I have some great friends here, at school. Some of them are very, very different from each other. For instance, I have some very liberal environmentalist friends, and some very conservative, business-minded friends. Everyone gets along pretty well–until we have a few drinks, anyway. Then I’m suddenly in the middle of the great moral debate of our time. My liberal friends think that unchecked business interests are destroying our Earth. My business-minded friends think that hippies are ruining business with unnecessary regulation.
I know you guys don’t get political, but I’d love some context on this. If I’m going to listen to this debate, I at least want to understand it. What’s the case for destroying the environment to create jobs? And what’s the case for destroying jobs to save the planet?
It sounds like you’re in a tricky debate. Part of the issue may be rooted in the way you’re phrasing the two sides of the debate (part of it may also be rooted in those drinks you’re having–maybe you should take it easy next weekend!). To you and your friends, it seems, the conflict between the environment and business is a zero-sum game. Is that so?
It’s certainly true that the business world has had its share of run-ins with the planet. Profit motives can be short-sighted, which is how we ended up with approximately 40% of U.S. lakes too polluted to use for recreation or fishing. But, regulations can cost a ton of money: one study found that regulations cost manufacturers $21 billion annually. And, when businesses are restricted from certain business areas and have to spend money on other things, they can’t hire and pay employees. Right?
Well, yes and no. There are certainly ways in which businesses and the environment are directly at odds. But in some other ways, the two may see their interests align. For instance, the farming leaders at seed vendor Siegers say, you could look at the way in which farmers have used crop rotation to work with the earth to avoid exhausting the soil. This practice goes back to ancient times, long before we worried much about the earth; but, it made economic sense too, giving the land a break actually allowed for better crops. Experts say the practice is good for the planet because it encourages biodiversity and prevents erosion that farming might otherwise cause, among other benefits.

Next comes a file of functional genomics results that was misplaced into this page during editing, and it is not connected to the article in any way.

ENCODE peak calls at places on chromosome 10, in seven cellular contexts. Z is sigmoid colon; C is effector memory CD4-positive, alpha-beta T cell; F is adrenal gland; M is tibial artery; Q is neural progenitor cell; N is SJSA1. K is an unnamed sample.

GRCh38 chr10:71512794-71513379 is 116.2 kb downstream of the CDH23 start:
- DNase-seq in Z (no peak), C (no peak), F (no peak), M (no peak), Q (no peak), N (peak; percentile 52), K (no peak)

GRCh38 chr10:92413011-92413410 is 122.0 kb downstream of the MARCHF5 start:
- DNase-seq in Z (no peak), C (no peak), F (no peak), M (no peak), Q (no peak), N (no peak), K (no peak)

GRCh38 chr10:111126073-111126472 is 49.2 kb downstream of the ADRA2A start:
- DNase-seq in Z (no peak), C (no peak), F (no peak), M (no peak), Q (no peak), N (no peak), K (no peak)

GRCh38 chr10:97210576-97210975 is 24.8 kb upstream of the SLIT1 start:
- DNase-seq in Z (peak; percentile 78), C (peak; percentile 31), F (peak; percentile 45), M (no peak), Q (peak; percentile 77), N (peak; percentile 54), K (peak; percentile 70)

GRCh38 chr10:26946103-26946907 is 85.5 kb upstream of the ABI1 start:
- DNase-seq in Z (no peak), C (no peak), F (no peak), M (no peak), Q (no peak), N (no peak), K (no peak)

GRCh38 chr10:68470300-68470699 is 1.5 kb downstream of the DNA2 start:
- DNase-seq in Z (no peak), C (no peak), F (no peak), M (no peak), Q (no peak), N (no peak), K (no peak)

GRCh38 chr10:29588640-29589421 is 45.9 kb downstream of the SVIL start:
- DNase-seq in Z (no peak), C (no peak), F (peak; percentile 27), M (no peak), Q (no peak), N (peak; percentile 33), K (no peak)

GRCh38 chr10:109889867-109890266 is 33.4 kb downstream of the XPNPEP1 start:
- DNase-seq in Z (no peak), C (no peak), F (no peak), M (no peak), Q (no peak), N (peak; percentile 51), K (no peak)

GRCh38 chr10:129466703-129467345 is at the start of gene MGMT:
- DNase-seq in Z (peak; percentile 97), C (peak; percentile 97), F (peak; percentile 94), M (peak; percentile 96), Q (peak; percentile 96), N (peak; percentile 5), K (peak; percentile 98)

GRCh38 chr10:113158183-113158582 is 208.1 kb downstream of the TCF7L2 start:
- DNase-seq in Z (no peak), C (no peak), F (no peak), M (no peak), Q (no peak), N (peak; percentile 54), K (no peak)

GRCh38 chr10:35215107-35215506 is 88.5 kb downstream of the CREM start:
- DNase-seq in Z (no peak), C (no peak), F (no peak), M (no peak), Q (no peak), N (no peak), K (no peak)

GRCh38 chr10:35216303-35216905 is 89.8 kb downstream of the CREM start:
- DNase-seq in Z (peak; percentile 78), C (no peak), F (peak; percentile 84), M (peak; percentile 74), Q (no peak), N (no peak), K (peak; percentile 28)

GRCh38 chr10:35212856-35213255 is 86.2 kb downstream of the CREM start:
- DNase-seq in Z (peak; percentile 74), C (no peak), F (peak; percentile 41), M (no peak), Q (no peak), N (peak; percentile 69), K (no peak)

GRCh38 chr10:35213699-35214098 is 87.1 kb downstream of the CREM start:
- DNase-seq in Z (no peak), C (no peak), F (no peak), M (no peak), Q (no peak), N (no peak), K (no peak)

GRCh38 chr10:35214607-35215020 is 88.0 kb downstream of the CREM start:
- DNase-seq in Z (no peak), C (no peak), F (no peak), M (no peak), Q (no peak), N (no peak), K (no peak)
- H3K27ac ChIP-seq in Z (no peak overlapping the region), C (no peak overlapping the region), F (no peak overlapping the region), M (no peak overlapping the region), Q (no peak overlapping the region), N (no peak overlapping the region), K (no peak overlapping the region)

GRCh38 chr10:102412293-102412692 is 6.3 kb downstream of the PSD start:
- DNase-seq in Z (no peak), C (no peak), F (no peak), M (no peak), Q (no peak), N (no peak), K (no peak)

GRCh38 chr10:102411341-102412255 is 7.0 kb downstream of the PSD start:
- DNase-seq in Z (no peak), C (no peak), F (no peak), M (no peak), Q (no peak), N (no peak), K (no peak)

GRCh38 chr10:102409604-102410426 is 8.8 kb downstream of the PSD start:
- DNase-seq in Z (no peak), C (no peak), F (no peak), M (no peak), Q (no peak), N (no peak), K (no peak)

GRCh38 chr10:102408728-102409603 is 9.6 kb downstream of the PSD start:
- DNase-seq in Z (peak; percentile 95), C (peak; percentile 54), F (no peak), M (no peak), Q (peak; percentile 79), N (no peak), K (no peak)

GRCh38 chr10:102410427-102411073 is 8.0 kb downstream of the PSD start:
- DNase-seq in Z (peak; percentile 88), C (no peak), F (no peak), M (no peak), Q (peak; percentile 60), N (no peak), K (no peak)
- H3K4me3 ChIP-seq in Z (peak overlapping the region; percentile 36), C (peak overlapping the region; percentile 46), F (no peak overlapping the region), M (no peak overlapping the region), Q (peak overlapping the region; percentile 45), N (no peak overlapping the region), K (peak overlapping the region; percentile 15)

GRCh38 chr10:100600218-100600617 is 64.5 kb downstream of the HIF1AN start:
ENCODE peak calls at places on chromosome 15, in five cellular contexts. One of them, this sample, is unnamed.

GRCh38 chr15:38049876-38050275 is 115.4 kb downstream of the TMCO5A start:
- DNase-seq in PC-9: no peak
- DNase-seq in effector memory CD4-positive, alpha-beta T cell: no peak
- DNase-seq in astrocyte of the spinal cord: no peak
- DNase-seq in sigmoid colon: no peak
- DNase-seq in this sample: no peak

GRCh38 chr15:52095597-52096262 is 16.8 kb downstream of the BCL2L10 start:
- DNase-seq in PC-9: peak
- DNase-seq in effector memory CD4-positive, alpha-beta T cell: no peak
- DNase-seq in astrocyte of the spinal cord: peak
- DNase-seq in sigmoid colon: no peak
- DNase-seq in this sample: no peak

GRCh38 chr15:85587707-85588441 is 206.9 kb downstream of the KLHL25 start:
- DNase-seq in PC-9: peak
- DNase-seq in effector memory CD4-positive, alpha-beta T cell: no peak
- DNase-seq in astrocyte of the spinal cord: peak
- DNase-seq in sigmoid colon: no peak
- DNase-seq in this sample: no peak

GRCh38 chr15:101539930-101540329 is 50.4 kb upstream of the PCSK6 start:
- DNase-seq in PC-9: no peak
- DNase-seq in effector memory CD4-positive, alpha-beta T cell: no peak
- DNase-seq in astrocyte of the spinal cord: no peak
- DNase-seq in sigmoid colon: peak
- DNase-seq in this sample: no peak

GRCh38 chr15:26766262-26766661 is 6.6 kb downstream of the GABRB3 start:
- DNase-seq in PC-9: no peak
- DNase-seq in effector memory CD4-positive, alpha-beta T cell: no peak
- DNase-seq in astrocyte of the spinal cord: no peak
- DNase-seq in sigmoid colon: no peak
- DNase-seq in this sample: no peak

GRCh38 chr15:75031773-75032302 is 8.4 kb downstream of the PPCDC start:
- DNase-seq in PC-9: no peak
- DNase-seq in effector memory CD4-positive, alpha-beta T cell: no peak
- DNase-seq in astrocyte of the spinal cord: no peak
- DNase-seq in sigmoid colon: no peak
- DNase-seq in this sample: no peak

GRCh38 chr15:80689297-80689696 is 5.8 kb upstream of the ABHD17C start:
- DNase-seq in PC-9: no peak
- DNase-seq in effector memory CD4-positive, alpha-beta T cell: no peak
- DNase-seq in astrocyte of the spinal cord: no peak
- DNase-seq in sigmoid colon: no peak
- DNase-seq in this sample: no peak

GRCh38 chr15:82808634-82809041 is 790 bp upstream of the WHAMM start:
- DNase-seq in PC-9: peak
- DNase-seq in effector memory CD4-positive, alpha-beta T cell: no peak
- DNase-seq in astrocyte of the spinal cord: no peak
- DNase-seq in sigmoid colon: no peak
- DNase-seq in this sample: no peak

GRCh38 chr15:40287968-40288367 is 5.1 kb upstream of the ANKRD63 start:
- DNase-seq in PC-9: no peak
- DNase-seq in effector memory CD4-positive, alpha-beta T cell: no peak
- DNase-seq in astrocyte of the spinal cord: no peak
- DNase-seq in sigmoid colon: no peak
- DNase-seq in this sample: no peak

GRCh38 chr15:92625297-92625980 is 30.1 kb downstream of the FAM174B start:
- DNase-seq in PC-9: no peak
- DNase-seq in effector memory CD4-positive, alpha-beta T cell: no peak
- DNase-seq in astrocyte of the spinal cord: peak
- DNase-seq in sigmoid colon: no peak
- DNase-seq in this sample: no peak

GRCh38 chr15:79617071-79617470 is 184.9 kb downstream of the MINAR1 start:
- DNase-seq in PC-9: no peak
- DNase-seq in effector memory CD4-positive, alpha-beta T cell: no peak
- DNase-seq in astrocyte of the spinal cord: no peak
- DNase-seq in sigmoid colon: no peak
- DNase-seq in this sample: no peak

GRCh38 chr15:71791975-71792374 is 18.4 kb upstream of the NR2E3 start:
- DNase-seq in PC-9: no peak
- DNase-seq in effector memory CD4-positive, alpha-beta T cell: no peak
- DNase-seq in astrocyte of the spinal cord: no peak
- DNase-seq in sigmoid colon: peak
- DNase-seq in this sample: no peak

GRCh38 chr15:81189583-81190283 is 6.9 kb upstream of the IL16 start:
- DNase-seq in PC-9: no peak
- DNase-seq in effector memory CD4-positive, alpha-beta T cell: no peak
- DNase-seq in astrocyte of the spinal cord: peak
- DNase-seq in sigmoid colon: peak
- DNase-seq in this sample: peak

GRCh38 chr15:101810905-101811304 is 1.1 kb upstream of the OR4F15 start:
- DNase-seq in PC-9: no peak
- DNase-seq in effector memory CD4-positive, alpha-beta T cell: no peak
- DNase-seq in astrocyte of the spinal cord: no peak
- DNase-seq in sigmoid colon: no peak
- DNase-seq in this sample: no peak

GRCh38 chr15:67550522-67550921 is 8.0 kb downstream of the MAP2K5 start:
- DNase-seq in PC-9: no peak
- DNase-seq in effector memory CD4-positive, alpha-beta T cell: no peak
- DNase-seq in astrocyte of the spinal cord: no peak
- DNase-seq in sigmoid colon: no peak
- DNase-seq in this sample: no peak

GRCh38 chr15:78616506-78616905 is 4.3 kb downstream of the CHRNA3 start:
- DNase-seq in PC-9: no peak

These same farmers, of course, need fresh water. So while it might be good for one business to pollute a river, it may not be good for the economy in general. When we talk about ‘business’ in this collective way, it’s not as clear that less regulation is always better.
Here’s another example: the controversial process of fracking combines water with chemicals to break apart rock and extract oil. Fracking has been great for the economy, but environmentalists point to fears about its consequences. Right now, it’s legal in many areas–but the companies doing it still have to do something with the chemical-filled water after they use it. They have to pull it back out and get it treated, which is an expense. But, that money doesn’t disappear, it goes to companies that perform the water treatment process necessary to make that water safe again, and those companies, of course, have employees and investors just like any other.
There are all sorts of regulations to debate, of course, and we won’t get into the politics here. You can (and probably will) argue with your friends about the virtues of demanding companies complying to environmental standards, using government funds to subsidize private research into future green products and energies, or forcing companies to pay to clean up past environmental mistakes. You won’t find many people advocating for no regulation at all, but you also won’t find many people advocating for complete government oversight of all forms of business. The reality is somewhere in between, and as you and your friends search for it, the experts have just two suggestions: first, remember that great policy can sometimes be win-win, because business and the environment are not always irreconcilable enemies. Second, maybe have a little less beer next time–it sounds like you and your friends had more than enough!
“We don’t have to sacrifice a strong economy for a healthy environment.” — Dennis Weaver
Miriam Metzinger is a regular contributor and editor for the financial website, Seeking Alpha.